Landlord abuse

I am a graduate student living off campus, and my wife works on campus.

We have had mold issues with our rental unit since November, and we’ve contacted our local city councilman.

We have experienced bullying from our landlord. And we’ve had enough.

I know this is the case for many students living off campus.

We have very little power, as the landlords know we are too busy with school to stand up for ourselves.

And if we do, we are likely to move on soon after we graduate.

The question here is what about those who stay or those who are here long term and are willing to stand up for themselves?

Last Friday we received a “notice to quit” from our landlords, which basically means they don’t want to deal with us.

So they want to kick us out, but they also want to keep collecting our rent.

For obvious reasons, being a graduate student and having to make payments on my and my wife’s student loans while signing a lease elsewhere would mean we would have two monthly rental payments.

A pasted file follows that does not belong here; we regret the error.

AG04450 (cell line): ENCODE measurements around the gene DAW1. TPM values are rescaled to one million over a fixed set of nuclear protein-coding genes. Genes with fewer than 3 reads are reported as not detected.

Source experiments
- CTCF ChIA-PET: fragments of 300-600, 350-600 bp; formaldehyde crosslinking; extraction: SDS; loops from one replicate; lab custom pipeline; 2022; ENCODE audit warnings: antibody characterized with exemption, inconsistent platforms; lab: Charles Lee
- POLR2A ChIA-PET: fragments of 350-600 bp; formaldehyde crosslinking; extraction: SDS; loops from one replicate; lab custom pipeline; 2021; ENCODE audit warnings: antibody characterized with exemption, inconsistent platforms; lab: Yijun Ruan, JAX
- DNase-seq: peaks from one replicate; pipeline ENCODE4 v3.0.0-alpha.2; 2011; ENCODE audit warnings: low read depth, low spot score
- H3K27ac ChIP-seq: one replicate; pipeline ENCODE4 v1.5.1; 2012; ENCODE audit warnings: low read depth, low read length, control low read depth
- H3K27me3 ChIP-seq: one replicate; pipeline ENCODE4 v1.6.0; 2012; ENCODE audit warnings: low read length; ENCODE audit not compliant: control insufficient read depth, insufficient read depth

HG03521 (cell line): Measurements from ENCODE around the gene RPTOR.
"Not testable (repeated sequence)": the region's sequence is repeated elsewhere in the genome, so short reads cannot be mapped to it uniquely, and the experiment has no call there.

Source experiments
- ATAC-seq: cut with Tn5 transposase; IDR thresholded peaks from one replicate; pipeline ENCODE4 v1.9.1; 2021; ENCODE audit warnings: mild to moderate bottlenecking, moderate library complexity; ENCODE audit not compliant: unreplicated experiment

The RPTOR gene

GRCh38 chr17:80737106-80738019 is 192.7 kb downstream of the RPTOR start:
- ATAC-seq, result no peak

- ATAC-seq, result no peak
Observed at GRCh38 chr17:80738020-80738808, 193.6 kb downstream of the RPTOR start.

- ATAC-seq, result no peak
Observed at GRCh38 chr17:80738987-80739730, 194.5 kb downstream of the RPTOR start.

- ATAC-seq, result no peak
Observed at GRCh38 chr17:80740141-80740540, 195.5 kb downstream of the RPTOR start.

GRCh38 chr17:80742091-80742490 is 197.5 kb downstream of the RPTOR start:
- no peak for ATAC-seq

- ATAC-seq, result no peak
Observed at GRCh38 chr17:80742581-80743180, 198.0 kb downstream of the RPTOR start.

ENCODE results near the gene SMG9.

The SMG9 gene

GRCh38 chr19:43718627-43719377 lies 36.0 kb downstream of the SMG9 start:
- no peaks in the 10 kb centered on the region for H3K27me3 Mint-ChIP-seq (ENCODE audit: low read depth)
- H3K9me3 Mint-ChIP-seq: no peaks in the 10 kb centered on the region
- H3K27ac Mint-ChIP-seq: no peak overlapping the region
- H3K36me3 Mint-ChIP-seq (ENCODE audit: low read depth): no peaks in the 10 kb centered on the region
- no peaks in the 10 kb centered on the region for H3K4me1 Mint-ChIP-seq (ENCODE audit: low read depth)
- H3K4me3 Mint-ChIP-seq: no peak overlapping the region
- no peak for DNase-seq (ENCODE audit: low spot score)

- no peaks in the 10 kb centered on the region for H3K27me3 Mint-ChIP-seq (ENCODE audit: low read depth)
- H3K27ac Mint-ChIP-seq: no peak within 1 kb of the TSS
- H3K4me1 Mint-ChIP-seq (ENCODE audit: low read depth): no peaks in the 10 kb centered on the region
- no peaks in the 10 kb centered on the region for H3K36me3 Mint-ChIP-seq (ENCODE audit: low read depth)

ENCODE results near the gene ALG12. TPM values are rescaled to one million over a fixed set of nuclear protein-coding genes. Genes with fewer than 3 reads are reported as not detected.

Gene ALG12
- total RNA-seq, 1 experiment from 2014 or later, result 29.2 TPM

This, for us, is basically impossible.

We contacted our landlord and tried to ask for a release of liability letting us move on with our lives and presumably our health.

But the landlord said no and hung up on me. I thought maybe we were disconnected, so I called her back.

Yet she said it was intentional, and if we were not moved out on Friday for the joint inspection, she would have us forcibly removed from the premise by the police for trespassing.

This is not within her rights because we have a valid lease, and she would need a court-ordered eviction.

With the summer coming soon and students signing leases for next semester, it’s important to know what they could potentially be getting into.

Through this process I’ve learned a lot about our rights as renters and student. And they are few.

Trevis Matheus

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